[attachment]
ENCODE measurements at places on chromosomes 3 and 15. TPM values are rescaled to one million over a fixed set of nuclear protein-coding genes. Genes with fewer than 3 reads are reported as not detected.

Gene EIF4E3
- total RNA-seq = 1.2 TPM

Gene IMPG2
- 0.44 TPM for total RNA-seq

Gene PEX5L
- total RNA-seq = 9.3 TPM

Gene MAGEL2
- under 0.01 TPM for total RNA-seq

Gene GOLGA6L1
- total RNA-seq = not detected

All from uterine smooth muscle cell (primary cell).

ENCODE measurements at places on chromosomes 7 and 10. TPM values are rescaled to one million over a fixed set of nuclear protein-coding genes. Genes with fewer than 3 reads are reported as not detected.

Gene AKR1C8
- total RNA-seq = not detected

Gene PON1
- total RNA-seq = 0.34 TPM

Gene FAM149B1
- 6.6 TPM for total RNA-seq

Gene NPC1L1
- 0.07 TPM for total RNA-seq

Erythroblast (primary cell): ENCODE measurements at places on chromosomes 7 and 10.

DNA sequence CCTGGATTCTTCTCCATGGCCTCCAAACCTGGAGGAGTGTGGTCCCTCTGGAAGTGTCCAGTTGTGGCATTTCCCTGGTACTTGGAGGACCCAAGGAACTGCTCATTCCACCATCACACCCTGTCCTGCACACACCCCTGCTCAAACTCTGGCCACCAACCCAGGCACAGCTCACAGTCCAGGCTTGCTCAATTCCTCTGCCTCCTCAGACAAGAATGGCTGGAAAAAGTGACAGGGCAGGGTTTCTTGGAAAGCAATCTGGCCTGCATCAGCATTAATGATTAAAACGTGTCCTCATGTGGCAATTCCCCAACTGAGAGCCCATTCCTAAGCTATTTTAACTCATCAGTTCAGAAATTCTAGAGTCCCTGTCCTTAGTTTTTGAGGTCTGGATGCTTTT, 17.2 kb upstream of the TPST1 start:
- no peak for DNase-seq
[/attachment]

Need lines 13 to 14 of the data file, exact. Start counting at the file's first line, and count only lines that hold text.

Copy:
ENCODE measurements at places on chromosomes 7 and 10. TPM values are rescaled to one million over a fixed set of nuclear protein-coding genes. Genes with fewer than 3 reads are reported as not detected.

Gene AKR1C8